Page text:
CNEWA’s Project Coordinator, Mrs. Rose Karborani, helped Osana and the two Georges with their renovations. A native of the Old City, Rose received a degree in civil engineering from Israel’s top technology school, Technion University in Haifa. She worked for an Israeli consulting engineering firm before receiving a scholarship to study urban planning and infrastructure in France. Now Rose uses her skills to improve the housing of Christians in Jerusalem and the West Bank.

CNEWA-Jerusalem’s housing program began in 1992. Since its inception, about 250 people a year have requested help with renovations and additions. Rose gives their applications a preliminary screening based on factors like income and number of people per room, reviews each case with CNEWA’s Jerusalem staff, then follows up by visiting those who pass the screening.

“I also visit many who, at first, are given a low priority,” she told me, “because sometimes there will be cases of real need that the screening process might miss.”

Some of those most in need are elderly women living in buildings built long before the era of indoor plumbing. These buildings sometimes have an open interior courtyard with a communal toilet. Walking outside to use the bathroom during Jerusalem’s cold and rainy winter season is a hardship for the elderly.

Hanneh Iknomides is applying for help in obtaining indoor plumbing. Presently, she must use a primitive communal toilet some distance from her apartment. With her grant she plans to turn a small storage shed adjacent to her apartment into a bathroom and to improve her rundown kitchen. Plaster is falling on the apartment of Azizah Banurah, one of Hanneh’s elderly neighbors; Azizah will also apply for help.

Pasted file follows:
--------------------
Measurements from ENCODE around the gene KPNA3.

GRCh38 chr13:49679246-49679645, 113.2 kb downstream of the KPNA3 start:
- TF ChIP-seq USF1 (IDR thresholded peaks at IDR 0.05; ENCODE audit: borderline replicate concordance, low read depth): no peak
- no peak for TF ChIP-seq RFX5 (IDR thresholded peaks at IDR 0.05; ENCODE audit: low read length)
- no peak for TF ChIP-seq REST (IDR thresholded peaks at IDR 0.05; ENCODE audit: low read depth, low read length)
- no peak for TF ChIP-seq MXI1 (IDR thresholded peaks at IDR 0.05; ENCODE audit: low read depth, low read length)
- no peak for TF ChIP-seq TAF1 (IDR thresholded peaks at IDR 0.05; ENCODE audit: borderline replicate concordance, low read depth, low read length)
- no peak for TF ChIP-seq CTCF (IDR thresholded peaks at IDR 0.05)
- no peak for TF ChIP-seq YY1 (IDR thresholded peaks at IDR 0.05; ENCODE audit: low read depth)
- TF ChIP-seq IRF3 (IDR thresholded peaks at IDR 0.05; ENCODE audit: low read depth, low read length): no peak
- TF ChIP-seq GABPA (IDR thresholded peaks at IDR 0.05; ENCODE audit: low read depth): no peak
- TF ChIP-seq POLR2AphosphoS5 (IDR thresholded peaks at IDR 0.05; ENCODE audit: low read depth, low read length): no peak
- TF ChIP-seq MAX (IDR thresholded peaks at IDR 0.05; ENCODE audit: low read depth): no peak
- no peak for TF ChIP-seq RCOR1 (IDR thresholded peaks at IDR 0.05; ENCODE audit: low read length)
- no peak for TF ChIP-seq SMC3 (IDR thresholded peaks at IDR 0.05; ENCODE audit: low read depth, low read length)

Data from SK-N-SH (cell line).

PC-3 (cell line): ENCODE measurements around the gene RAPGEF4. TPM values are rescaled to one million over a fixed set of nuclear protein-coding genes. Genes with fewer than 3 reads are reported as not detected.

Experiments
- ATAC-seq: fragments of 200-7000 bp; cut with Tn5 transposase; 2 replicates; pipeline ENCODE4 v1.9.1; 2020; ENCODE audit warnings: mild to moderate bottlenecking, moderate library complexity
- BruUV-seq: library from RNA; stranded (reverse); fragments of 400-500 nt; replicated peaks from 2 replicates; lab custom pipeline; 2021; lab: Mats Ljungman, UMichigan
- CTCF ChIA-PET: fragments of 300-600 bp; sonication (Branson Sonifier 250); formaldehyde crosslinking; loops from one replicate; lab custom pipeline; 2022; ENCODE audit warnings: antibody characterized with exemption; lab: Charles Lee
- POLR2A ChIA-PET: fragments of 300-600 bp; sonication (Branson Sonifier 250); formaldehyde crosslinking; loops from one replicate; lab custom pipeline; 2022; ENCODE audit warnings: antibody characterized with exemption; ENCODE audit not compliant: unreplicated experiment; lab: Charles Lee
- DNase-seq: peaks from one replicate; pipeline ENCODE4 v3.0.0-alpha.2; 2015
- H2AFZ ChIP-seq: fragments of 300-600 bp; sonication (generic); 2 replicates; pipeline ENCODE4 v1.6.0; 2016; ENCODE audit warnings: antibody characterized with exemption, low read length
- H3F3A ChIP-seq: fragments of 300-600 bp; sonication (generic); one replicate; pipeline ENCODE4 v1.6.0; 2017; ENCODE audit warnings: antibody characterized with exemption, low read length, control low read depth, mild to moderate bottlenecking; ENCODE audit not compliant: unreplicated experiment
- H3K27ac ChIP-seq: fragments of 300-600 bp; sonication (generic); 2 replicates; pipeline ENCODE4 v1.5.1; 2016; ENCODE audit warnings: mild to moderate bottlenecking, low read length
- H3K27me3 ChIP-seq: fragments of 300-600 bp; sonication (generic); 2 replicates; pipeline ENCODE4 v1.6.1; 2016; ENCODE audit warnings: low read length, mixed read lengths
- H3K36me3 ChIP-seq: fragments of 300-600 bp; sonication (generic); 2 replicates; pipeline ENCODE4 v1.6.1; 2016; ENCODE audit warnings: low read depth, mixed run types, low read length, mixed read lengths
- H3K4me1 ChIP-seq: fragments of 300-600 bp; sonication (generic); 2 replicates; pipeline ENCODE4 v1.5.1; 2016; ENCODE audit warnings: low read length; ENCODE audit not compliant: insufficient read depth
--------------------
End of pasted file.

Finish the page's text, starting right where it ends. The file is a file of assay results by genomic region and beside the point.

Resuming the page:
CNEWA puts a limit of $5,000 on the amount it will grant to any one family and asks that 25 percent of the grant be repaid in monthly installments. About 90 percent of the people are able to make this repayment; the proceeds are accumulated and reserved for future grants. In 1997, more than $300,000 in grants were given to 103 families in Jerusalem and the West Bank, with funding coming from the Doty Foundation, Kinderhilfe Bethlehem and CNEWA.

Margaret Sakakini, an 85-year-old widow, has already benefited from the housing program. Formerly, there was a small wooden hut across from her apartment that served as both her kitchen and her bathroom; she had no hot water. The hut was torn down and rebuilt as a new kitchen and bathroom with a water heater. Now she is asking for additional help to cover over the walkway that links the bathroom to her bedroom.

Rose Karborani makes at least three personal visits to each of the families who benefit from the project. On her first visit she assesses needs and helps develop a renovation plan. Each family is responsible for hiring the workmen. Some families use their grant for materials, while completing part or all of the work themselves. Joseph Kesheshian works as a waiter but is doing the carpentry work necessary to divide his single-room apartment into two rooms and panel the walls; his grant paid for the wood. When completed, Joseph, his wife and their two children will have better privacy and drier walls.